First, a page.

Once these defects are defined, it is possible to start imagining a standard that will indicate what is "acceptable" or "not acceptable" in parts from additive manufacturing, and under what conditions. This is an important first step. We have also published a document that explains how all additive manufacturing standards should be structured. A lot of standards have come out, but it seems to us that there is a missing backbone and that we must "connect" these standards with each other. We have proposed to structure this standardization and to formalize as a priority the general standards that are still lacking today, while launching a reflection on the priority of standards NDT to be developed. In the same way that there are standards dedicated to welding, molding, etc., we need standards dedicated to additive manufacturing. Even if these take up existing pieces of other standards written for other subjects. Additive manufacturing is in full development and needs its normative structure to be able to develop and really take its industrial boom.
There are a large number of additive manufacturing processes. Still, are the defects generated common?
We focused on two areas that we believe are important for manufacturers: powder processes, including SLM, and Waam (Wire Arc Additive Manufacturing) additive manufacturing processes. In addition, we have tried to group in arc-wire processes processes such as additive manufacturing by electron beams that should not generate very different defects. Similarly, in powder processes, we believe that it is possible to group different processes related to powders. We can't put everything under one umbrella, but already, by addressing these two areas, we cover a broad spectrum of additive manufacturing.
Where is the WG in writing its guide?
The first documents that will appear have little to do with the NDT but it answers one of the first questions of the community of NDT which was: "tell us what you are looking for and we will tell you how to find it." We are fortunate to have, in the group, members who are large technical centers (representatives of Cetim, the Institute of Welding, the foundry, etc.), which makes it possible to build something quite complete, which addresses a little all the fields. Because even though additive manufacturing is different from welding or foundry, there are still a lot of similarities with these industrial fields.
What are the next steps?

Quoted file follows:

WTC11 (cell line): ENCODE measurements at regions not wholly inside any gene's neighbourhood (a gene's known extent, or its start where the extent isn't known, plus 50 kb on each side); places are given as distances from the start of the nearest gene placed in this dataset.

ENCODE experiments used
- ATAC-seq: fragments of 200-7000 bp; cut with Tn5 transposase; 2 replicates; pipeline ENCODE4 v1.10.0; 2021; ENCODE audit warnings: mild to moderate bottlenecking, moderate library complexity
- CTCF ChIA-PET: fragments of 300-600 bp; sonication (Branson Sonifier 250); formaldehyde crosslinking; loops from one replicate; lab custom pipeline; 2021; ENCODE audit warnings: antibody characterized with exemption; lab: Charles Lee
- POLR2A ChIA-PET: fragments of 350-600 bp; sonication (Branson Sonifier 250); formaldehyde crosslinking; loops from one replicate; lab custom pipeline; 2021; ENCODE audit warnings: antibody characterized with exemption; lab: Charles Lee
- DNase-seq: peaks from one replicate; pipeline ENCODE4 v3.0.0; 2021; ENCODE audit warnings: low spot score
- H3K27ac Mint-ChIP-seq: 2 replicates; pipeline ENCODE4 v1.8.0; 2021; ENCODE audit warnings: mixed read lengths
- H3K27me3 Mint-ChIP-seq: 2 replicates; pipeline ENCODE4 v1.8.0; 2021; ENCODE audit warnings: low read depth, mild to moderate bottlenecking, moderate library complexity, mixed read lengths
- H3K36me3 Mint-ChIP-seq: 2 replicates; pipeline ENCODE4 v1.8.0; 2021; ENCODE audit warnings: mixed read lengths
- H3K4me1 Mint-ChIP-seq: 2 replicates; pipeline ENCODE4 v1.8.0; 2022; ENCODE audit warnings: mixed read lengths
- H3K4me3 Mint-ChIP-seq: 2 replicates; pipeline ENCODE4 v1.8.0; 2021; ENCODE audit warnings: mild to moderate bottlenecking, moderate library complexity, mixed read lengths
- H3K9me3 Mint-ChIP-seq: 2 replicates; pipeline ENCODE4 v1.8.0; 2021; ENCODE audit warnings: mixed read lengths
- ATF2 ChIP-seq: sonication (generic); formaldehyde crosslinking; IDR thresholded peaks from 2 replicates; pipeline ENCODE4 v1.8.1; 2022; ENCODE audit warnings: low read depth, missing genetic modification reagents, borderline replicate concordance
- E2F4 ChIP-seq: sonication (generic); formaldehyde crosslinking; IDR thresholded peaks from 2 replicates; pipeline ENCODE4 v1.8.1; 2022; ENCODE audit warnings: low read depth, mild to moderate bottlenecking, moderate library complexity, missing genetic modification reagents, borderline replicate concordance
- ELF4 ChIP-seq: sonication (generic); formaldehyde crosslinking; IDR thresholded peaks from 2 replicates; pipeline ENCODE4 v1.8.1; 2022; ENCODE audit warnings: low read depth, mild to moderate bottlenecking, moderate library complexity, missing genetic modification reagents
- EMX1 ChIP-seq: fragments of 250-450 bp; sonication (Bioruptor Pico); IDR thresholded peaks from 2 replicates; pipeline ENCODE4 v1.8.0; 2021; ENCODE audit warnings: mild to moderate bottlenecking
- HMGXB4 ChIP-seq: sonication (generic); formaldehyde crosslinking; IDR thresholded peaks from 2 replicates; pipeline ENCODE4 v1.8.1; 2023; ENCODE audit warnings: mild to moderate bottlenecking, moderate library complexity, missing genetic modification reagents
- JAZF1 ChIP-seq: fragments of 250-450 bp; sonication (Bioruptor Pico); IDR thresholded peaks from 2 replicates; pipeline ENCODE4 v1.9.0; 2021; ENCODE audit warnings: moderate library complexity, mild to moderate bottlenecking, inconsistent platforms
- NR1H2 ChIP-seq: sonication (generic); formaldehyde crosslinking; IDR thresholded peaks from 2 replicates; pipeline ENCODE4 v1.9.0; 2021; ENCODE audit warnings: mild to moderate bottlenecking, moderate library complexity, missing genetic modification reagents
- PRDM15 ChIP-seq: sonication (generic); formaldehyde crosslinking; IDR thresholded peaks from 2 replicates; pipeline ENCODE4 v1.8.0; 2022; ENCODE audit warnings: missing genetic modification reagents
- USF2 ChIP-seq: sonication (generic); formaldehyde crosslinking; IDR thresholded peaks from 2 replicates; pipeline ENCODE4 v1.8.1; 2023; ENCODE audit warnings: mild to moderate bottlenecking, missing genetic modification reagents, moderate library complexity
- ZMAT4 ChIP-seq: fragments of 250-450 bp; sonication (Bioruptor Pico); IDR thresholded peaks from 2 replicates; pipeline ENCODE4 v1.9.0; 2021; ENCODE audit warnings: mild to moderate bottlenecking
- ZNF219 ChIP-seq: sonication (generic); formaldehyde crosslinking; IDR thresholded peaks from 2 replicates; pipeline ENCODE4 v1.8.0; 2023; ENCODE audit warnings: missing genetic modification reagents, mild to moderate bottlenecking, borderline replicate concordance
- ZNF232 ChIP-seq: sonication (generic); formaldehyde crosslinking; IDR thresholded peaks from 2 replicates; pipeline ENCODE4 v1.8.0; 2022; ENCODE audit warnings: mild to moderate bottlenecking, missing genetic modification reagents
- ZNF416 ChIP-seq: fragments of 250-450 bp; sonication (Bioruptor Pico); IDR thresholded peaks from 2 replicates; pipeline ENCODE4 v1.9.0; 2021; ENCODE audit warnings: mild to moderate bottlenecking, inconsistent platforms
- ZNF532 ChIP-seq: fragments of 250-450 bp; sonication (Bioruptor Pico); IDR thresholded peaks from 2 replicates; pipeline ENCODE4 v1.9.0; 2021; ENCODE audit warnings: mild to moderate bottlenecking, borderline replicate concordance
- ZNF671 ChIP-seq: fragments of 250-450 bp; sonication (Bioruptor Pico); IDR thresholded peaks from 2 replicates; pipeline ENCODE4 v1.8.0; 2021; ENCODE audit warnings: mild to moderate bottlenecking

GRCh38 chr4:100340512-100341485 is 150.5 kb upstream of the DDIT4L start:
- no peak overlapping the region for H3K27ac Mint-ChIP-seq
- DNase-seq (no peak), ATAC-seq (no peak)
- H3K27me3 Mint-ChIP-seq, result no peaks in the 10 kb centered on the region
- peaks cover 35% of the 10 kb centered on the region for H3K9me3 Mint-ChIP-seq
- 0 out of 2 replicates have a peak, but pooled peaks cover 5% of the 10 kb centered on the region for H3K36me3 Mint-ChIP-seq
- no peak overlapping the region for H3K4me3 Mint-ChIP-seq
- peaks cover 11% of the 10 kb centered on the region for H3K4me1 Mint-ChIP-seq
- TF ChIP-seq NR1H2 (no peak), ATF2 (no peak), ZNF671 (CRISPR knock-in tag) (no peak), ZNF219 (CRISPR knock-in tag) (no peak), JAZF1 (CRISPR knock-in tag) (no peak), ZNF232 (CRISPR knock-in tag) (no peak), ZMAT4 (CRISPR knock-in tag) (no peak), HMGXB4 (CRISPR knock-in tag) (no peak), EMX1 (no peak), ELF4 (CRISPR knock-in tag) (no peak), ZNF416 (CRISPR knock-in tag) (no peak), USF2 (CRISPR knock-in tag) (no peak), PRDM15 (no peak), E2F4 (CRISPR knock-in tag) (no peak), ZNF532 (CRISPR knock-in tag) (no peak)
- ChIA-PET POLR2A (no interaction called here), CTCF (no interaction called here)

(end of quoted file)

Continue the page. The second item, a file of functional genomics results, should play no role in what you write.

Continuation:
Volume 1 lists existing standards and those in preparation in the field of additive manufacturing and NDT: terminology, manufacturing processes, testing, qualification, acceptance criteria, defectology. We are currently in the process of finalizing Volume 2 which describes the main additive manufacturing processes, compares them and reviews the acceptance criteria and quality approaches deployed by manufacturers. In this part of the guide – which also lists all the commercial acronyms – we will add a section dedicated to composites. Initially we had confined ourselves to metallic materials, but we agreed with the Composites working group of Cofrend – which was working on additive manufacturing issues – to integrate these materials. For volume 3, we launched a round robin on typical pieces. We have indeed realized that it is very difficult to proceed in a general way when you want to be able to select the right techniques and give information in terms of cadence, control times, detectable defects, etc. We want to give examples through non-confidential documents that have been made available by the participants. Parts that have been controlled by tomography, induction thermography, ultrasound or digital radiography, or PT. This will allow us to give results on use cases. Even if this is not generalizable, it offers examples that can be referred to. Volume 4 will give advice on how to establish future control procedures. Volume 5 will focus on process monitoring, since we realize that the NDT is not the only answer to the quality of parts. Monitoring parts during manufacturing also brings interest. This volume will review all the possible monitoring techniques and will also give the limits and indicate how to couple this to the NDT.